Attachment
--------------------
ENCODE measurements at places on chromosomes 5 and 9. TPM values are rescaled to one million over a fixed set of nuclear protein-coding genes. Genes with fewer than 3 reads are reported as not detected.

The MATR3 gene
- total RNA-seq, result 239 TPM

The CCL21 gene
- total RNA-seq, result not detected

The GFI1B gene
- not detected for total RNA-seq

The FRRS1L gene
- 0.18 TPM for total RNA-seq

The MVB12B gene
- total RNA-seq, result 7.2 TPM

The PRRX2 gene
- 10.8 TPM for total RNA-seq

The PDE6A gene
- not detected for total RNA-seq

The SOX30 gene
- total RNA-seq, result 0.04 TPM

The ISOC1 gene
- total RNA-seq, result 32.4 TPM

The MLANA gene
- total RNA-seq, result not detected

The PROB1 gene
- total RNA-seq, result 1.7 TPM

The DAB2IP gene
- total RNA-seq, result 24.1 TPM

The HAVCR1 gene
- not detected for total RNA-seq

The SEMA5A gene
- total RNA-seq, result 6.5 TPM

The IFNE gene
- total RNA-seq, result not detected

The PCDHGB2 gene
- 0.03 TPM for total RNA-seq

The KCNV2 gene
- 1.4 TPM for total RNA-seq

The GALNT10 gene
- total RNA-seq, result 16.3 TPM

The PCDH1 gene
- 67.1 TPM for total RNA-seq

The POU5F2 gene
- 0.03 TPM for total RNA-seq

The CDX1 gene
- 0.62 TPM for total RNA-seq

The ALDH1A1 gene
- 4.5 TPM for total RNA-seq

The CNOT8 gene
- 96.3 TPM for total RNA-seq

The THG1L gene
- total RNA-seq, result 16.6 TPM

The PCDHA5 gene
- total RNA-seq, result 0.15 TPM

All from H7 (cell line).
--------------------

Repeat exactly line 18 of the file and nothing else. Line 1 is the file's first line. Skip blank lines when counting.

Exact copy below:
The ISOC1 gene